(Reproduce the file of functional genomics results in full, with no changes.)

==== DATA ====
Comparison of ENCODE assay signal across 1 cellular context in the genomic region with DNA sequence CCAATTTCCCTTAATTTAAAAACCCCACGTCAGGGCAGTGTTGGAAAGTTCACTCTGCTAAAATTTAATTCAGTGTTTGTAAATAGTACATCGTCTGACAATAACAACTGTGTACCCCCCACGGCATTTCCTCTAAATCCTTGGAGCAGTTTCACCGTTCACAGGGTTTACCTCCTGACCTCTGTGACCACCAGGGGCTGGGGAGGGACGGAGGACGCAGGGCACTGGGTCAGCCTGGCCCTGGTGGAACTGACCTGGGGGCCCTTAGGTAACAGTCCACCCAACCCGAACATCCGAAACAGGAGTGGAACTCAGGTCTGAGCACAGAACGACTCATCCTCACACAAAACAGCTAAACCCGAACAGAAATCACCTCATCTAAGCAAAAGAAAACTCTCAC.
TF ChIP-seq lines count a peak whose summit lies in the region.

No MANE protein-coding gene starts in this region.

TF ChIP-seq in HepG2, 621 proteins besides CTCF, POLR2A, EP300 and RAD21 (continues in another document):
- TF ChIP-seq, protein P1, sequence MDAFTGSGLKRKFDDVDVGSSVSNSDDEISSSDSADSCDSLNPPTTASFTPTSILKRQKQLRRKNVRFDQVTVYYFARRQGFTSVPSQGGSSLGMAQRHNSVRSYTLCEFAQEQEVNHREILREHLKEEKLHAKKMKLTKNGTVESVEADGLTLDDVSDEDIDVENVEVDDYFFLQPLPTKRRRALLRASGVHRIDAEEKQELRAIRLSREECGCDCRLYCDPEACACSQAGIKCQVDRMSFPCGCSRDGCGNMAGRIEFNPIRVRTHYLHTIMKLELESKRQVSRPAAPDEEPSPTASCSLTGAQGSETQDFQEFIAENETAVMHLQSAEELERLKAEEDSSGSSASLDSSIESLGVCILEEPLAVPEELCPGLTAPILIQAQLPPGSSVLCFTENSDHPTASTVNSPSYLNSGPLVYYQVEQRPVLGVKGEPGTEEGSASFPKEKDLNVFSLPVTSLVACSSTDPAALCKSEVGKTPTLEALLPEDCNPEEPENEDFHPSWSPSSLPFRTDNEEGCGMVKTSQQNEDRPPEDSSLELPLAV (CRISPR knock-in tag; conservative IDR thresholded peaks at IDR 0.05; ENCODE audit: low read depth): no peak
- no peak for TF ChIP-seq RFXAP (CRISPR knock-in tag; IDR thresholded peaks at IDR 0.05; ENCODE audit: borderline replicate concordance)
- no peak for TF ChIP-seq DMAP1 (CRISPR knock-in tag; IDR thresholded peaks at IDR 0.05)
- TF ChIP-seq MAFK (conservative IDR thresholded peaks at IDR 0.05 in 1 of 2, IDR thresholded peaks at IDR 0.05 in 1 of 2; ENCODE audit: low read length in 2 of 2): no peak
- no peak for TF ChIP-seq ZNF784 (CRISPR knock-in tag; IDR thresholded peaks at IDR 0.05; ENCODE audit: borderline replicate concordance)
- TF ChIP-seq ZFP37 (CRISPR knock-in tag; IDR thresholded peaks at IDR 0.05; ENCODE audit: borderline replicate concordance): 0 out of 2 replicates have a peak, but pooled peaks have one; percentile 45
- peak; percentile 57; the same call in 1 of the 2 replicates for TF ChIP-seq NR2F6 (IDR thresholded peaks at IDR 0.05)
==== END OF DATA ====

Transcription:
Comparison of ENCODE assay signal across 1 cellular context in the genomic region with DNA sequence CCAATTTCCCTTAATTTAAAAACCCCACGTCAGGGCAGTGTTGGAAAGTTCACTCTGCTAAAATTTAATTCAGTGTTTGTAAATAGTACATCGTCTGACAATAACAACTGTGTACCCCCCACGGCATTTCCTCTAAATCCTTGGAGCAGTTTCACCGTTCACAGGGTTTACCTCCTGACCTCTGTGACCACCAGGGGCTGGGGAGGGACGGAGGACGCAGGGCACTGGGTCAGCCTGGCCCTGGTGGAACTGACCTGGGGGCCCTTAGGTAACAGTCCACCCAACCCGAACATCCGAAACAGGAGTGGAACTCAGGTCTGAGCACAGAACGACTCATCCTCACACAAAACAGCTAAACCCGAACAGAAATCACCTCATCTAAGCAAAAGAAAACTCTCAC.
TF ChIP-seq lines count a peak whose summit lies in the region.

No MANE protein-coding gene starts in this region.

TF ChIP-seq in HepG2, 621 proteins besides CTCF, POLR2A, EP300 and RAD21 (continues in another document):
- TF ChIP-seq, protein P1, sequence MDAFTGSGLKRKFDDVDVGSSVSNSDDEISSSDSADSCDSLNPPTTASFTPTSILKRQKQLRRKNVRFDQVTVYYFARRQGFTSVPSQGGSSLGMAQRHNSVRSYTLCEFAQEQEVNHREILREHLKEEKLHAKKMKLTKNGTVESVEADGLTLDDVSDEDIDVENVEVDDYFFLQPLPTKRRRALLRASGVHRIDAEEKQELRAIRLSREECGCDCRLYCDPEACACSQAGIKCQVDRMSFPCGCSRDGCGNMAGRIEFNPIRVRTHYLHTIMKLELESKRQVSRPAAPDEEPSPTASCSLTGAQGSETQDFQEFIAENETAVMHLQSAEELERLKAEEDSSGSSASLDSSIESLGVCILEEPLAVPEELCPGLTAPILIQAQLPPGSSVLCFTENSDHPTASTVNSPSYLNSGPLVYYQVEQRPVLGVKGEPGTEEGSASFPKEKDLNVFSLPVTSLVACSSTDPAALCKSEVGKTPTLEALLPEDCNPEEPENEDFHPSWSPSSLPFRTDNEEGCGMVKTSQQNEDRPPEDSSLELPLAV (CRISPR knock-in tag; conservative IDR thresholded peaks at IDR 0.05; ENCODE audit: low read depth): no peak
- no peak for TF ChIP-seq RFXAP (CRISPR knock-in tag; IDR thresholded peaks at IDR 0.05; ENCODE audit: borderline replicate concordance)
- no peak for TF ChIP-seq DMAP1 (CRISPR knock-in tag; IDR thresholded peaks at IDR 0.05)
- TF ChIP-seq MAFK (conservative IDR thresholded peaks at IDR 0.05 in 1 of 2, IDR thresholded peaks at IDR 0.05 in 1 of 2; ENCODE audit: low read length in 2 of 2): no peak
- no peak for TF ChIP-seq ZNF784 (CRISPR knock-in tag; IDR thresholded peaks at IDR 0.05; ENCODE audit: borderline replicate concordance)
- TF ChIP-seq ZFP37 (CRISPR knock-in tag; IDR thresholded peaks at IDR 0.05; ENCODE audit: borderline replicate concordance): 0 out of 2 replicates have a peak, but pooled peaks have one; percentile 45
- peak; percentile 57; the same call in 1 of the 2 replicates for TF ChIP-seq NR2F6 (IDR thresholded peaks at IDR 0.05)